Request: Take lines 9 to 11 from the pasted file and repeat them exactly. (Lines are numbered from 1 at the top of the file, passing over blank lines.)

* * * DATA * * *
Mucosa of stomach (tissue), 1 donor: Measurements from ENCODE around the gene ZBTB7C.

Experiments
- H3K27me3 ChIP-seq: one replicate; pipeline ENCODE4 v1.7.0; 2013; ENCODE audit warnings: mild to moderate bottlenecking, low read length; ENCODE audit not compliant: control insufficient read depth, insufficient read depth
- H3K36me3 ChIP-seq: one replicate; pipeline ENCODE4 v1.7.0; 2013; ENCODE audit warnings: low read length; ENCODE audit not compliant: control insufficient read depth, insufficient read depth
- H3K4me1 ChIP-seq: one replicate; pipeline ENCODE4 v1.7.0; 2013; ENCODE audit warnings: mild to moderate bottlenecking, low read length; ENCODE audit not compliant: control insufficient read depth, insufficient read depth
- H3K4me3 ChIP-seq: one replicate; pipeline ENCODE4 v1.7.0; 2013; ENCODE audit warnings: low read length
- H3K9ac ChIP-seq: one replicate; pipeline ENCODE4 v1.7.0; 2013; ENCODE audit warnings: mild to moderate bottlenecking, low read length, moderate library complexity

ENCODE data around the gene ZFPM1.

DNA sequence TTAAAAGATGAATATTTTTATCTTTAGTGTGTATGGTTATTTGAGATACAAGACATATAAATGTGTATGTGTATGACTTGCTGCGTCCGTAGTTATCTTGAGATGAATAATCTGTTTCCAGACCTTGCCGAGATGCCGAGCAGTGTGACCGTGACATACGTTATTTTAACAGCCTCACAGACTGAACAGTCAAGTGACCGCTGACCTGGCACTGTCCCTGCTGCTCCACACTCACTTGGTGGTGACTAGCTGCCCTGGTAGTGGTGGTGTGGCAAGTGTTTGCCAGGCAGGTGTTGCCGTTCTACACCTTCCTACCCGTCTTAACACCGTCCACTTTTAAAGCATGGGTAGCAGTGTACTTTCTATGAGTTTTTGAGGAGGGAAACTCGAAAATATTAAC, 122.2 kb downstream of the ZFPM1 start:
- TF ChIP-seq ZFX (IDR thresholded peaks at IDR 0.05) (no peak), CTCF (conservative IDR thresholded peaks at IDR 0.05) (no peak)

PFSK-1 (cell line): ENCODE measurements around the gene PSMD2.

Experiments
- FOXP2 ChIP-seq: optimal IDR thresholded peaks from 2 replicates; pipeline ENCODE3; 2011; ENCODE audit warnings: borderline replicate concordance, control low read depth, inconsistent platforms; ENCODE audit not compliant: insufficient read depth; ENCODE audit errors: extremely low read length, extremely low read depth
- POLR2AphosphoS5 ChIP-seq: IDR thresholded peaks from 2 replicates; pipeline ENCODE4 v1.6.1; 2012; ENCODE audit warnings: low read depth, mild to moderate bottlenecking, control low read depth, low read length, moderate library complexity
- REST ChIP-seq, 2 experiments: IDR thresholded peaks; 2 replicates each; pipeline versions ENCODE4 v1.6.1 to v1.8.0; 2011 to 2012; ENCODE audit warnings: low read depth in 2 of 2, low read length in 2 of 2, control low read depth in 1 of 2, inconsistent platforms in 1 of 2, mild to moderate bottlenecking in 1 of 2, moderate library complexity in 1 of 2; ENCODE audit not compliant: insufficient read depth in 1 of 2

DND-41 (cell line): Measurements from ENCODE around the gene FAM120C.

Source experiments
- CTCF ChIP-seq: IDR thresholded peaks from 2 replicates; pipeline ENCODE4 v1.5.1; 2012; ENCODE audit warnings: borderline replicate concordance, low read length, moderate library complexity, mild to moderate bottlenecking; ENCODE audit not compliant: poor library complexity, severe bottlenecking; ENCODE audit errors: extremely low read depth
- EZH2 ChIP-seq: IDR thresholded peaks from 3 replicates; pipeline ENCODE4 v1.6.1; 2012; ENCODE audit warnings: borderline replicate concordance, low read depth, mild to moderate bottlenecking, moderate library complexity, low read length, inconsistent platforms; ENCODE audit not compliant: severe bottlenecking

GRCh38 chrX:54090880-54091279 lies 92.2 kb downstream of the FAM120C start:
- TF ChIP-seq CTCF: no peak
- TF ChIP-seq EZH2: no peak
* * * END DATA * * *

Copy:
DNA sequence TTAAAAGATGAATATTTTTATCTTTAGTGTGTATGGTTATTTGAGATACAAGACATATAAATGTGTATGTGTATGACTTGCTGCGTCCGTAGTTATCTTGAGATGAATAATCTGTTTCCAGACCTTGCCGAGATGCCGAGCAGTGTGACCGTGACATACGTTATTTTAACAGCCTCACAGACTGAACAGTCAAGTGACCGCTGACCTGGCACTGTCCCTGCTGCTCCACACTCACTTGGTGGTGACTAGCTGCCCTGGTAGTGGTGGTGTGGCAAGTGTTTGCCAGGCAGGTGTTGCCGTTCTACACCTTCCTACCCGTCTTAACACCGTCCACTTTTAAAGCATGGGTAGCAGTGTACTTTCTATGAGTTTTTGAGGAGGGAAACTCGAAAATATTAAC, 122.2 kb downstream of the ZFPM1 start:
- TF ChIP-seq ZFX (IDR thresholded peaks at IDR 0.05) (no peak), CTCF (conservative IDR thresholded peaks at IDR 0.05) (no peak)

PFSK-1 (cell line): ENCODE measurements around the gene PSMD2.